US dollar falls to a 15-year low against the yen
TOKYO (AP) — The U.S. dollar slid to a 15-year low against the yen Wednesday, dragged down by the anemic recovery in the world's biggest economy.
The greenback was quoted at 84.71 yen in London, the lowest since 1995, before recovering slightly to hover under 95 yen.
Investors stepped up selling of dollars after the Federal Reserve announced Tuesday additional monetary easing steps in a bid to shore up the flagging U.S. economy. The central bank also downgraded its assessment of the economy's prospects.
"Investors were unnerved by the Fed's statement. It just confirmed that the U.S. economic recovery is slowing," said a dealer at a Japanese bank in Tokyo. The dealer declined to be named as he was not authorized to talk to the media.
The yen's recent rise against the dollar has punished shares of Japanese exporters like Sony Corp. as it makes their products less competitive in overseas markets. It can also reduce the value of profits made overseas when they are returned to Japan.
Japan's Nikkei 225 stock average tumbled 258.20 points, or 2.7 percent, to 9,292.85 on Wednesday. Sony Corp. dropped 2.8 percent and Nissan Motor Co. dived 3.6 percent.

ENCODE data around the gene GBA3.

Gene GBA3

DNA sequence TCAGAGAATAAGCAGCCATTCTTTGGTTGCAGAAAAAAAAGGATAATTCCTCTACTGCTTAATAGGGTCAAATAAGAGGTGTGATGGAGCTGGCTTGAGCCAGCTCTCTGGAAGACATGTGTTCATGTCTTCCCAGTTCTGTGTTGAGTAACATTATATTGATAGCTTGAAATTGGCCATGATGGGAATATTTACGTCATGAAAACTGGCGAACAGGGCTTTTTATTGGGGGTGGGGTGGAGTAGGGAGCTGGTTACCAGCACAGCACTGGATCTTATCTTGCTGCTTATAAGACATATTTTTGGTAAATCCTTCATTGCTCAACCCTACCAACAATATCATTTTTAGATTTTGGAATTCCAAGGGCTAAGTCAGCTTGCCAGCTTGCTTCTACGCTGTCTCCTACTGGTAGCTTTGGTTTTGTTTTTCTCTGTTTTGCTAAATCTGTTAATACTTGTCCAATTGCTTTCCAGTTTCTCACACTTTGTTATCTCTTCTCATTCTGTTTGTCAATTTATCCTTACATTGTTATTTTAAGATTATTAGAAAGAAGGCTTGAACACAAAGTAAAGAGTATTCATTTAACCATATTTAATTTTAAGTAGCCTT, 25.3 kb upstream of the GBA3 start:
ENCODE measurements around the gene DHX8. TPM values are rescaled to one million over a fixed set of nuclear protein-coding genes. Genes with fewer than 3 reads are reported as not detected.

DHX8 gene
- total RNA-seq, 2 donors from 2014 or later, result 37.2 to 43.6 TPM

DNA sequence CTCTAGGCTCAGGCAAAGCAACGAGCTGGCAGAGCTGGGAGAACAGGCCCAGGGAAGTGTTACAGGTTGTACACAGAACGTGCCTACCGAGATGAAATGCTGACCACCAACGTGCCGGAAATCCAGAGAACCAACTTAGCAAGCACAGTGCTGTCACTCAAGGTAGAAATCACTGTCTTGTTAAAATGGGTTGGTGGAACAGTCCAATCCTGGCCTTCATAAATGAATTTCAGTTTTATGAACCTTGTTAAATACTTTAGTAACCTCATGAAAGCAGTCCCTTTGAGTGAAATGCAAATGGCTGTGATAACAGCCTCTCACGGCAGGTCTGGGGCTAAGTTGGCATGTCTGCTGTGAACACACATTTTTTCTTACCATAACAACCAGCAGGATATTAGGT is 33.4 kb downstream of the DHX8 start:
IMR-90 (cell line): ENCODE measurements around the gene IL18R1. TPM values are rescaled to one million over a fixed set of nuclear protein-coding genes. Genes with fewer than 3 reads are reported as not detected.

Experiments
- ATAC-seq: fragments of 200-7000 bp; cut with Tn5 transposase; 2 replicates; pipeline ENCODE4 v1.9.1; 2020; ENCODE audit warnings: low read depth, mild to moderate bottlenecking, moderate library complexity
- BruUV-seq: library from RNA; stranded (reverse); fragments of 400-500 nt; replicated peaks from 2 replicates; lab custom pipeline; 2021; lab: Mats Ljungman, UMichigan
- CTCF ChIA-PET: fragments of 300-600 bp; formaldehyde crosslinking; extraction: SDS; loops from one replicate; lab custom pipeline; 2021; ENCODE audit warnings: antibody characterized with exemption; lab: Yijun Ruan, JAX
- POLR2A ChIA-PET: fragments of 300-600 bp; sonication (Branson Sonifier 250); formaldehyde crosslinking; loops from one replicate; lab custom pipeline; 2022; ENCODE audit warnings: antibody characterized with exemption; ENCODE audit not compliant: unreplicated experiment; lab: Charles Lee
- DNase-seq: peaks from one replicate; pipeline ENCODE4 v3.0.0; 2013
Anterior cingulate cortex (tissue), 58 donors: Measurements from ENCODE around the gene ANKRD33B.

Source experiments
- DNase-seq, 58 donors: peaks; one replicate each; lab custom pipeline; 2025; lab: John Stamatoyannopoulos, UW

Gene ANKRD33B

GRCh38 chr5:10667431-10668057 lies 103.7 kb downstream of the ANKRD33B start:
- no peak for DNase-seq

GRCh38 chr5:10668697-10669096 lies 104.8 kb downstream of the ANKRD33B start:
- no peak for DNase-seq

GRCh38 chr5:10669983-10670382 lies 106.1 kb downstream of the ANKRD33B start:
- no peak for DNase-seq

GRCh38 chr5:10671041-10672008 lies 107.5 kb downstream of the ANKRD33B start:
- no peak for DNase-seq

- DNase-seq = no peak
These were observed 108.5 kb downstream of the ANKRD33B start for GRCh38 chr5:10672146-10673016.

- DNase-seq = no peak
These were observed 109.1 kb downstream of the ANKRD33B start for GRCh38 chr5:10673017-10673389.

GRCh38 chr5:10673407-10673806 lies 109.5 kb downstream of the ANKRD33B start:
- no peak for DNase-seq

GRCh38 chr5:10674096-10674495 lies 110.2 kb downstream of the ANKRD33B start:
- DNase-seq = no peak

Alarmed by the soaring yen, Japanese Trade Minister Masayuki Naoshima said the government will conduct an emergency survey of some 200 exporters to see what affect it is having on their profits.
A spike in the yen "will have a major impact on the Japanese economy," Naoshima told reporters. A ministry official said those 200 companies include major auto and electronics makers.
The government aims to finish the survey by the end of August and hopes to come up with steps to support exporters, the official said.
The Fed's new measure to stimulate the U.S. economy involves spending a relatively small amount of money by the standards of previous stimulus efforts — about $10 billion a month, economists estimate — buying government debt.
The move is designed to drive interest rates on mortgages and corporate borrowing at least a little lower and help the economy grow faster.
In its statement after a one-day meeting, the U.S. central bank said the pace of the recovery "has slowed in recent months." After its last meeting in late June, the Fed was rosier, saying that the recovery was "proceeding" and the job market improving.
Jobs figures for July released earlier this month showed the U.S. unemployment rate stuck at 9.5 percent.